Articles

MICHAEL GRIFFIN

Articles

Michael Griffin

Music, Character, and Moral Development

Michael Griffin article character

Published in Rhode Island Music Educators’ Review, Winter Issue 2018 Vol. 60 No. 2

 

In 2015, the Jubilee Centre for Character and Virtues at Birmingham University called for character education to be embedded in the UK curriculum. The report linked strong character traits such as resilience and perseverance to higher educational achievement, employability, and social, emotional, and physical health. Character matters. It is critical for personal happiness, maintaining relationships, and essential for an ordered society. Character strengths help people thrive and become the best version of themselves. But how is it taught, cultivated and nurtured? The family is the first place where moral cultivation begins. If adults wish to raise children of good character, they should start by showing them through their own actions.

Children may not listen to their parents, but they never fail to imitate them. – James A. Baldwin, 1924 –1987, American social critic.

UK Education secretary Nicky Morgan, in her quest to help schools teach character, says one way is to learn a musical instrument. Supporting her claim, the Jubilee Centre study found that students involved in choir/music or drama performed significantly better on character tests than any other school-based extra-curricular activity. There is nothing new in this modern-day appeal for character education to be embedded in schools, nor in the relationship between character formation and musical learning. The great thinkers Rousseau, Kant, and John Locke viewed the aim of education to enable children to think for themselves with the aim of becoming virtuous. The views of Confucius , Pythagoras, and Aristotle are also worth noting. Confucius (551–479 BC) believed the real purpose of education was, rather than to get a job, to become a better person. The cultivation of the self should be a daily renovation, and is a life-long process, requiring constant work and practice. A zitherist, Confucius considered music education indispensable for character cultivation:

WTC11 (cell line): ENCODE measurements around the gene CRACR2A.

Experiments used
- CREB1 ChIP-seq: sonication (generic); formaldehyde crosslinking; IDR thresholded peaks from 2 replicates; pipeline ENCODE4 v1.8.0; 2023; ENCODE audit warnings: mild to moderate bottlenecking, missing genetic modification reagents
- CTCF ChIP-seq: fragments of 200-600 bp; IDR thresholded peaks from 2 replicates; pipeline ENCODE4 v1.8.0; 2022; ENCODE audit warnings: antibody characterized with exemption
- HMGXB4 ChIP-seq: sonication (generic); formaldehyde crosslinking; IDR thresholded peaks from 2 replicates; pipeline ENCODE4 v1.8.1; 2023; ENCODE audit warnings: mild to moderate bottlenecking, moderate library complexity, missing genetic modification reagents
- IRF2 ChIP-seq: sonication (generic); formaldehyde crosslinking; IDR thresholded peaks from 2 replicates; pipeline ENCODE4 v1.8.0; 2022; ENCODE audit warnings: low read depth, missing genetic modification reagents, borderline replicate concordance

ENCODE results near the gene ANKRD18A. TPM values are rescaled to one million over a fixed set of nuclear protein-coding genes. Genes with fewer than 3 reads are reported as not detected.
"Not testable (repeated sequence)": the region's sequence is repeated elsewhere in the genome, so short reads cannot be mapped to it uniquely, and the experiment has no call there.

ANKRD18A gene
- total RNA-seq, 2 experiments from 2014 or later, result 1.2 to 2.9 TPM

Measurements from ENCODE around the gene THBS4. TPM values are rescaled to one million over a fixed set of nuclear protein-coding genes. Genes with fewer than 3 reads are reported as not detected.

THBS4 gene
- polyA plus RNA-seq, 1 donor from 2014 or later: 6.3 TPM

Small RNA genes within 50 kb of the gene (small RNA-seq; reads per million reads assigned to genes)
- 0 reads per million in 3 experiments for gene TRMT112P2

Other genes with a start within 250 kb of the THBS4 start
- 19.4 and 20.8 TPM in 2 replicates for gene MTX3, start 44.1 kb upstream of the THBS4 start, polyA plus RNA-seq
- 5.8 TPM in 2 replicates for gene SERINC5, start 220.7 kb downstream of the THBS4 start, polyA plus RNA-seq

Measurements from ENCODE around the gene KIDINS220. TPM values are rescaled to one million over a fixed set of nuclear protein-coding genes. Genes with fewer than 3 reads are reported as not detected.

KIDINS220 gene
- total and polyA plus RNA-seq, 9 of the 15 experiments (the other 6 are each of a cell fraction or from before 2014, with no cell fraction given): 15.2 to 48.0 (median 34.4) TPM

Wouldst thou know if a people be well-governed, if its laws be good or bad? Examine the music it practices.

Because of the deep influence music exerts on a person, and the change it produces on manners and customs, the ancient kings appointed it as one of the subjects of instruction.

A man who is not good, what can he have to do with music?

Confucius suggested that the teaching of music, along with poetry, history and ritual, be the foundation for teaching moral behaviour. This involved integrating songs and music into the curriculum that reinforced Chinese (Confucian) values and moral virtue. His view has support throughout history, for instance from Napoleon Bonaparte: “A moral book might change a person’s mind but not his heart, and therefore, not his ways. However, a piece of moral music would change his heart, and where the heart goes the mind will follow and the person’s ways will change”. To be a person of character is a choice from less virtuous alternatives. Accordingly, moral choice would be arrived at through a change of heart influenced by music. Like Confucius, English philosopher Roger Scruton equates a decline in musical taste with a decline in morals, arguing that “beauty should be restored to its traditional position in music.”

In China, Confucianism is undergoing a renaissance, particularly evident in education. A major reason modern-day Chinese parents value learning a musical instrument is that it provides a vehicle for visible application, thoroughness and commitment. Likewise, Aristotle (385-322 BC) believed that character is formed by doing. One can only learn about commitment by being committed to a cause. One learns to delay gratification by exercising the patience and experiencing the discomfort that comes with the wait. Aristotle believed that the development of character strengths took time, being taught and learned through opportunity and practice. The repetition of the act becomes a habit, evident in thoughts, feelings, and actions, resulting in consistent patterns of action.